My cat Sootie, drinking from the fish bowl. Photo I took at age 15.
It’s called a matrectomy, and refers to the removal or partial removal of an ingrown toenail. Yesterday, after we sat in reception at the podiatrist’s office and watched a horror film of the disintegration of the foot as we age, I had the remains of ingrown toenails on both big toes removed. Actually, my toes went through this minor surgery 4 years ago. However, little slivers of residual unwanted toenail survived, so the doc excised the areas again. I hope it works this time, because it was not fun.
(Photo credit: Plashing Vole)
Why did I have ingrown toenails? I wore sensible shoes all my life. Even when I wore heels, I wore shoes with boxy toes, never those horrible pointy toed things. According to the doc, I am drying out (meds, aging, etc.), and that includes my nails, which losing moisture, began turning in and digging into my flesh.
So, it wasn’t my fault.
When we are younger, how often do we think about the repercussions of our actions when we are older? Probably almost never. David says he wishes he had never been a jogger because he is sure jogging on hard surfaces when he was younger led to the demise of his knee and hip joints.
Often, we cannot pinpoint what might have caused a problem we have today. I have always been a walker, and I am sure my strong bones are the result of much walking as well as a love of milk. Mom kept a cow and chickens, so even during the dark days of rationing during the 1940s, I had good food to eat as a child.
After I had a desk job, I walked every day at lunch. When I worked downtown, I walked to and from the Metro to my office. I took both trains and buses to work, and to class several nights per week. I walked from the bus stop to my house and afternoons, when I had no classes, I picked up a bag of groceries on the way home.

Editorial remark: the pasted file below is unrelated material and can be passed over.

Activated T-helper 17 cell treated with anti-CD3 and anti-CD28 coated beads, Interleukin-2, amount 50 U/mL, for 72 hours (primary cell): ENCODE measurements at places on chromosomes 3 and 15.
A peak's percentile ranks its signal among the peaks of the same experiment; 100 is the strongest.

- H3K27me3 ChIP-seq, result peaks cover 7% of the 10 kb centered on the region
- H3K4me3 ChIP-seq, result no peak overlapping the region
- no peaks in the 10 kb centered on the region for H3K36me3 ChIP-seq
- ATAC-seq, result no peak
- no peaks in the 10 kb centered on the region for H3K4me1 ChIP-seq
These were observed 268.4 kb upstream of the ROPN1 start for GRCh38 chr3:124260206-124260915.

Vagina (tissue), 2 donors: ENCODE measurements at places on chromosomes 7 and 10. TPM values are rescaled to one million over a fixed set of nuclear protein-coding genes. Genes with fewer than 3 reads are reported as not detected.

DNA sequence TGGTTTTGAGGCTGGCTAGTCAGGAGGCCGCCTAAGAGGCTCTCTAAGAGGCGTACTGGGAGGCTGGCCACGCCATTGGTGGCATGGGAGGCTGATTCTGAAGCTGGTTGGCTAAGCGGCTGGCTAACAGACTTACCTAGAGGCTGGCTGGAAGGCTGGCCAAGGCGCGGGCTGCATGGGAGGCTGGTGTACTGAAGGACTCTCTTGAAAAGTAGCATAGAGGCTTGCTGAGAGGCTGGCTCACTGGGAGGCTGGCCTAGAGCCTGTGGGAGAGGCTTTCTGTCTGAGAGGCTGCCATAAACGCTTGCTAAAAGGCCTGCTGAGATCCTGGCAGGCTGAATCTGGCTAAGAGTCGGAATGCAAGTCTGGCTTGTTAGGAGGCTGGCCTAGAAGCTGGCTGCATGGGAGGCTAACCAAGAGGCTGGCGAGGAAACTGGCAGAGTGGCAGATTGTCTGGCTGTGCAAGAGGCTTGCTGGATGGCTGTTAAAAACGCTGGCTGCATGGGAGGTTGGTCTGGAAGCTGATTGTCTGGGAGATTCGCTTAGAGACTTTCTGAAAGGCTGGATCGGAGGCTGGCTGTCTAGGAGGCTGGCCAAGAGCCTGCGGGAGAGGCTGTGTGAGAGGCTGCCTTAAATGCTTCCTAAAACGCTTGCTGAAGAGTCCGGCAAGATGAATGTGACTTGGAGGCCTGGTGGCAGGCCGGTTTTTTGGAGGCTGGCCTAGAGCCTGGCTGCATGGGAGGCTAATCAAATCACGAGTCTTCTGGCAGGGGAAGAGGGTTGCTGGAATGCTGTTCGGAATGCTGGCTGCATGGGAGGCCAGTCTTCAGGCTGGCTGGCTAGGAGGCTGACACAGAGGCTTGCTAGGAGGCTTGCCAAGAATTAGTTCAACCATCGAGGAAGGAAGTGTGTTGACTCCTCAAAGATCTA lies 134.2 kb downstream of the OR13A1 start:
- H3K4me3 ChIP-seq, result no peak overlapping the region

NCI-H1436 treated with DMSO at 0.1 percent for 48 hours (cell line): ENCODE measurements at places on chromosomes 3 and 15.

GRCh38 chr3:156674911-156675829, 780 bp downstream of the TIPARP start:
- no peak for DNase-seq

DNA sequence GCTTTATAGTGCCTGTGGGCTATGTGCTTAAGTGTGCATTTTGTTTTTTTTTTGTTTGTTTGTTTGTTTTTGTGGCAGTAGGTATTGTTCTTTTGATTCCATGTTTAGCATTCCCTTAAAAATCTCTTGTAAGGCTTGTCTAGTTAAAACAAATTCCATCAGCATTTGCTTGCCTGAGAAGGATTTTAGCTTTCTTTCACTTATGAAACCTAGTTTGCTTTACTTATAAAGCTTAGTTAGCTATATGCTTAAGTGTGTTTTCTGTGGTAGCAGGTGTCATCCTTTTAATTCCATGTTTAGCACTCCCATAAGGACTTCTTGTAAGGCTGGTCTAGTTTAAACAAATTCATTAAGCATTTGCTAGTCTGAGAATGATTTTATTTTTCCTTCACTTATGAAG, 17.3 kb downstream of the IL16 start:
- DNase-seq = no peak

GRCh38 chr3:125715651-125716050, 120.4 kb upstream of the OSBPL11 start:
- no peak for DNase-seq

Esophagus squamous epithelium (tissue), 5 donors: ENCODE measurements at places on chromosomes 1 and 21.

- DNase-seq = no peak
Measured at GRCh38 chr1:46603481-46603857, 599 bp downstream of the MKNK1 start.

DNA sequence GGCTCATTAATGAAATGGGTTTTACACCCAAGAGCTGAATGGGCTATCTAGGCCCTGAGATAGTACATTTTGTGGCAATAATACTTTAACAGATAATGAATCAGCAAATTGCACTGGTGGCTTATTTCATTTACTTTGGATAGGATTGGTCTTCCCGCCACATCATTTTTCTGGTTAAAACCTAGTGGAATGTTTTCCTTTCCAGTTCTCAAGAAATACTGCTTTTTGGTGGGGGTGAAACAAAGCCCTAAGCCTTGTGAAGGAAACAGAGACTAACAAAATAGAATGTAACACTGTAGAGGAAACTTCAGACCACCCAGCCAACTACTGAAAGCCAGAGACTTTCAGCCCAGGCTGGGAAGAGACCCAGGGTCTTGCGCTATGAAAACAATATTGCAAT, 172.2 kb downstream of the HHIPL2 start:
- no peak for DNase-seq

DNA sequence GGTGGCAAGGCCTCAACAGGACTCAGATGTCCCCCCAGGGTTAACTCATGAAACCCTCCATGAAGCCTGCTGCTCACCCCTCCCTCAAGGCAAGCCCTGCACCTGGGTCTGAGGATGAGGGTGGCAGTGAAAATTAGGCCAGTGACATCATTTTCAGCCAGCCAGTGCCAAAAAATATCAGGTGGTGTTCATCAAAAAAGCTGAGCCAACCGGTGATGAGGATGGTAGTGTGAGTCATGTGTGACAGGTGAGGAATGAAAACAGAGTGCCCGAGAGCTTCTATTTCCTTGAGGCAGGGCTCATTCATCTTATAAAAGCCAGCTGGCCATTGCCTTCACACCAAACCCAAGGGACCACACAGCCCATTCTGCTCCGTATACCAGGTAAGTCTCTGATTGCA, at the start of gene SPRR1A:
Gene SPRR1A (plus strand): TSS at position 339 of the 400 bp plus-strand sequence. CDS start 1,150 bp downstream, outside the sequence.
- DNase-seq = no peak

Weekends I walked all over Old town Alexandria or down town DC to museums, art galleries, libraries, monuments, theaters or homes of friends. When I was out of town on travel, I walked everywhere. Walking built up my bones so that today, I have the bone density of a 21-year old. But the cartilage wore down in my hip and knee joints, proving you can use it and lose it.
Gardening with its shoveling and spading, as well as slinging 20 to 50 pound bags of this or that, made my arms strong, but did it harm my back? The doc says the scoliosis in my spine is “how you were born.” The spinal stenosis is tied to osteoarthritis, and apparently hereditary. Perhaps working outdoors helped my back to stay strong longer.
David and I will have blood drawn this week for our quarterly exams with our primary physician next week. Each of us has an ‘order’ for the blood work with dozens of items checked. I told David it looks as if we will each be required to give a pint of blood for all those tests, everything from CBC panels to diabetes, AFIB and PSA (prostate) for him, and white blood counts, and sodium and phosphorus levels for me.